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Wild Card Takes a Whack!

I read all the yachting mags, cruising rags and boating pubs—and am amazed to discover my fellow marine writers are geniuses who don’t make mistakes.

In fact, from what I’ve read… all boaters are Josh-Slocum-Reborn.

I am not. I make plenty of mistakes. In fact, this is about the only thing I and my wife Carolyn agree on. When she says, for the hundredth time in a day, “…I married an idiot,” all I can do is hang my head in honest shame.

Recently I hit a reef in the Philippines that a hung-over Helen Keller could have avoided.

I mean, it was as visible as a nun with a black-eye. It stuck out like an honest politician. Yes sirree, it was as blatant as a boy-scout-with-hard-on.

I could have avoided it as easily as a visit to my mother-in-law—but no. I plowed right into it. Dead center. In broad daylight. With the sun over my shoulder. During happy hour. Right in front of a sailor’s bar. With all my yachtie-snotty friends rolling in the sand, laughing their respective arses off!

How did it happen?

I’ve asked myself this question dozens of times since.

Here’s how it happened: I keep getting more and more ‘electro nav stuff’ to make up for the fact that my 56 year old brain is… well, toast.

I mean, I wouldn’t have done half the stuff I did… if I knew I was going to live this long.

…oh, why didn’t I use that glue for… well, to glue stuff together with?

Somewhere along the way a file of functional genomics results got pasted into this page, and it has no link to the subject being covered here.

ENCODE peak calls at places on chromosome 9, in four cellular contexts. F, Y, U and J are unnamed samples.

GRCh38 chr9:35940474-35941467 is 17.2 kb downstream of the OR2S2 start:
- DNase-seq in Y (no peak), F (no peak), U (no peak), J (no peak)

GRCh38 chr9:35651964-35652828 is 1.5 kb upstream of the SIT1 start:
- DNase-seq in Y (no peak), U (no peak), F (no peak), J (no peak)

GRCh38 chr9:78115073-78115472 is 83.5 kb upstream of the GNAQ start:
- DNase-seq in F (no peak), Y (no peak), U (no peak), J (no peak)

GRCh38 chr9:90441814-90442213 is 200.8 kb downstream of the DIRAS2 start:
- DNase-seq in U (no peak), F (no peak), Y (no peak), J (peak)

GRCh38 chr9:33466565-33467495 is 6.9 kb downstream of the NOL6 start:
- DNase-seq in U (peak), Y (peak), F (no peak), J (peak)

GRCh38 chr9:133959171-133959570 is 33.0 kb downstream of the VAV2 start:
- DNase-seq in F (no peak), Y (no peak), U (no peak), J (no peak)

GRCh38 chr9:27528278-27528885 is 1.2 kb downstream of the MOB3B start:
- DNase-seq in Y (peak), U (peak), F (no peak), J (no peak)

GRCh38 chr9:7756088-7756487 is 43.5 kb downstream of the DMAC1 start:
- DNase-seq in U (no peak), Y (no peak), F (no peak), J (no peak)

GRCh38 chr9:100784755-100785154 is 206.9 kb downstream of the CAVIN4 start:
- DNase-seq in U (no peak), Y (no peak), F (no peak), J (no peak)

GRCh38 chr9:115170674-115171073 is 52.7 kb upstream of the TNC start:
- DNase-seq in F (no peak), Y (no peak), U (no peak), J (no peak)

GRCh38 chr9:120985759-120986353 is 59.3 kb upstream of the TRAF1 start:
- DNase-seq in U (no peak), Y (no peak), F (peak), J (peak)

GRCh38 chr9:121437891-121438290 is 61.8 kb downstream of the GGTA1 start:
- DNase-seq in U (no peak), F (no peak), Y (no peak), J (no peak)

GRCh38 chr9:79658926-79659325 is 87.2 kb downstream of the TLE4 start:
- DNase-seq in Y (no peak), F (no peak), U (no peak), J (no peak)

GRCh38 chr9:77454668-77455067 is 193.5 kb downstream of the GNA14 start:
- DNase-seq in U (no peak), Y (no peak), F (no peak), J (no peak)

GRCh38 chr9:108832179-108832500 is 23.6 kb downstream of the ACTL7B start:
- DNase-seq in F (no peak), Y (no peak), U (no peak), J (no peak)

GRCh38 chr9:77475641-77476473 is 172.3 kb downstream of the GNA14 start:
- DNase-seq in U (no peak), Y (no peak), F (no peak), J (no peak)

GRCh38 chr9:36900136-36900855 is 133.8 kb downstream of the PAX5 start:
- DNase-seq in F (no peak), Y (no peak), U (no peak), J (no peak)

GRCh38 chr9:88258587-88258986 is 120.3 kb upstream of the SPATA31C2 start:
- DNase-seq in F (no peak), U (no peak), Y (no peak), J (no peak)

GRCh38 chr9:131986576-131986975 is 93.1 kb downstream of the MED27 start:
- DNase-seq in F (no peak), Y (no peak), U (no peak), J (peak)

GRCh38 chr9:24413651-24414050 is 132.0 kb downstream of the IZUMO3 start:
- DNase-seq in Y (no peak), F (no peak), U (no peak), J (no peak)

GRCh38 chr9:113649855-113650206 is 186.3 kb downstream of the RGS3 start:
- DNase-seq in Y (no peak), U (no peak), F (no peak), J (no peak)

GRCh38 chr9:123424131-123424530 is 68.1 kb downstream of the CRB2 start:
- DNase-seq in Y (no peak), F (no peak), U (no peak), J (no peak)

…anyway, Wild Card now bristles with electro-amulets: four GPS units, for example. Even my Maximum wind speed is complicated: it turns yellow to alert me to shut off my wind generator, red to douse the mainsail at 25 knots… even relays-on a loud siren at the ‘kiss-your-butt-good-bye’ level of 40 knots. 

Another contributing factor is my wife: I don’t drink any more and she has decided to take up my slack. A tasty cold beer is 40 cents here in the Philippines. Carolyn demands one a day—more if I don’t tie up her hands to prevent her from frantically signally the barkeep. Thus, every harbor in the world where alcohol is served is a ‘must stop’ for my wife.

And she tirelessly combs the Internet for coastal watering holes: this is how we ended up entering a small ‘hidden’ harbor at the south end of Negros Island in the Philippines.

Now, if I’d had no information about the inlet I’d have slowly motored up to it, looked, and entered carefully while avoid the reef to starboard and the sandbar to port.

Needless to say, that’s not how the deal-went-down.

Instead, we set up elaborate “highways” on our electronic charts (plotted to one-thousands of a minute). We put high and low water alarms on, off-course alarms on, ‘getting-close-to-your-waypoint’ alarms on… even alarms which would go off… if any alarms that SHOULD go off… weren’t set to! I mean, it is riDICULOUS! My wife sets nav-alarms to warn her of the possibility of getting repetitive-stress syndrome… from punching in nav-alarms!

And our waypoints were, like, every yard or so. And there was foot-by-careful-foot text instructions on the Web-Page-To Entice Sailing-Idiots-With-More-Money-than-Sense: “…avoid wreck to port… hug middle… drag a toe on the beach to starboard” were some of my favorite bits.

Which is all laughable because the waypoints were completely, wholly inaccurate—at least according to my three GPSs. But we didn’t know that—yet. So we started in confidently… radar a’whirling, depth-meter a’sounding, electro-charts a’scanning… wind speed a’twirling… GPS’s clicking away the micro-inches…

…and Carolyn was just starting to leave the nav station to go on bow watch when… an alarm went off.

“..bilge?” I said.

“No,” she said. “Off-course, I think… or maybe depth? Or maybe it is my bread timer… I’ve got two loaves of whole-wheat baking in the oven…” she mused.